The sports world is creative with its idioms, resulting in some mental aching on the part of language enthusiasts. That’s not to say it’s not fun or interesting.
In baseball, a can of corn is a high, easy-to-catch flyball or pop-up. Hard cheese is another term for a fastball.
In football, a slobberknocker is an especially hard hit on a tackle — also known as bringing the wood. The fumblerooski is a play on which the quarterback pretends to fumble and a teammate picks up the ball.
Fertile imaginations had a hand in these.
During the opening weekend of college football season, I heard both a new phrase and an old one, neither of which I really like. The new one was “a case of the quicks,” simply meaning the player was fast. It made its point but seemed unnecessary, and I hope it passes away quietly and immediately. The old one was “the worm has turned,” which is used often in the sports world but also is commonly heard in everyday language. I’ve just never really cared for it — and it has been around a very long time.
Among its word of the day entries, of “the worm has turned” the site www.randomhouse.com says:
It’s one of many derived forms of an old proverb, the base of which is either tread on a worm and it will turn or even a worm will turn. It means “even the most humble will strike back if abused enough.”
The proverb is first recorded in John Heywood’s 1546 collection of proverbs in the form: “Tread a woorme on the tayle and it must turne agayne.” Shakespeare uses it, of course: “The smallest worm will turn, being trodden on” (Henry VI, part III). It has remained common in all sorts of literature: “He’s a very meek type. Still, the worm will turn, or so they say.” (Agatha Christie, The Mirror Crack’d).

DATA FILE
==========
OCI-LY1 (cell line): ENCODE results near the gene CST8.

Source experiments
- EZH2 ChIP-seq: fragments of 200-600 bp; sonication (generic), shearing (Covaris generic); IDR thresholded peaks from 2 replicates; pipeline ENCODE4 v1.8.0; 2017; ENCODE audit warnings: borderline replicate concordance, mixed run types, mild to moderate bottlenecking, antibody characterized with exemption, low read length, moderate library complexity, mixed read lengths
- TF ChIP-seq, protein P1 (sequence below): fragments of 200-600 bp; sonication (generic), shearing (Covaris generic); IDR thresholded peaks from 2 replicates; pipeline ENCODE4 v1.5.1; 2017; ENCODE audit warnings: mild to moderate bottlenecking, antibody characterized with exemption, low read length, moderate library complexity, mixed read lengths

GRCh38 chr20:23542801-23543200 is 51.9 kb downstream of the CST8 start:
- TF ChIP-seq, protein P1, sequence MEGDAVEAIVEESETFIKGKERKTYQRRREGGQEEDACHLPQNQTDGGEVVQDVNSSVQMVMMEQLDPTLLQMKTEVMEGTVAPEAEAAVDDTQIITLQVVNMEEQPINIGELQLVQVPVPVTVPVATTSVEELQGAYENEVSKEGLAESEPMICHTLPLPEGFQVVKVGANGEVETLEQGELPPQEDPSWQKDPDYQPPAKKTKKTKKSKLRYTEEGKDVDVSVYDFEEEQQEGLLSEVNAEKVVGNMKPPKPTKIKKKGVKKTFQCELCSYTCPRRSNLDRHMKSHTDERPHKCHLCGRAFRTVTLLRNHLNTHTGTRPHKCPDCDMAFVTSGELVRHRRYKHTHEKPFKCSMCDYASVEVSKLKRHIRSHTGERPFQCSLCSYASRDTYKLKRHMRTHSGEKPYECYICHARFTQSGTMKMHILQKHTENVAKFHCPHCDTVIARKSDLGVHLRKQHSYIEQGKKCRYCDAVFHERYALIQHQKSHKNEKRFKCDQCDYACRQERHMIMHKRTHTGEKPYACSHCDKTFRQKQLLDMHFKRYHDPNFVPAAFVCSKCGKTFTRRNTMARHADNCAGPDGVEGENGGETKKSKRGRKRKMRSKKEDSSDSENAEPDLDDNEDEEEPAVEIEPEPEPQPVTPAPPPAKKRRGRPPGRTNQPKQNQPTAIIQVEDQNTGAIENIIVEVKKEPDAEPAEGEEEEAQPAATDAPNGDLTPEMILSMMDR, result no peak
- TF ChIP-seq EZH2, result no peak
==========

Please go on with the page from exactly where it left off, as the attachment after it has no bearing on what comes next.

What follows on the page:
The proverb’s first American attestation is in 1703, and there are a number of 18th century American examples, showing that it has been popular for some time.
I found another item about the phrase, one that's intriguing, but questionable.
The site http://salmonriver.com/words/nancy/wormturns.html says:
When Shakespeare used that simple phrase, “The worm has turned,” he knew his audience would understand its meaning and origin. A widely used expression even today ... but few who use it know why.
“Worm” is a common term for “dragon.” In fairy tale terms, the flying dragon spewing fire would ravage fields and villages. To be in the dragon’s path resulted in inescapable destruction. What a relief if it changed directions.
Though the segue from a mythical fiery, flying beast to a worm is suspect, another prevalent sports colloquialism also reportedly arose from a winged creature: the jynx.
Baseball Hall of Famer Christy Mathewson was among the first to use this word in print when he wrote in his "Pitching in a Pinch" (1912): “A jinx is something which brings bad luck to a ballplayer.” Big Six probably didn’t know that the word may owe its life to a bird called the jynx, which was used to cast charms and spells. The jynx, known in America as the wrynecked woodpecker or wryneck, takes its name from the Greek jynx for the bird. In the Middle Ages this rara avis, with its grotesque, twisted neck, its odd breeding and feeding habits, its harsh, strident cries during migration and its near silence the rest of the time, was thought to have occult powers. As jynx feathers were used to make love potions and black magic charms, the bird’s name itself came to mean a charm or spell, especially a black magic spell, cast on a selected victim. It’s easy to see how the slang term jinx arose from jynx, but the long flight of the jynx from medieval times to the printed page of 1912 is not easily explained.
Medieval birds tied to superstitious baseball players. Marvelous.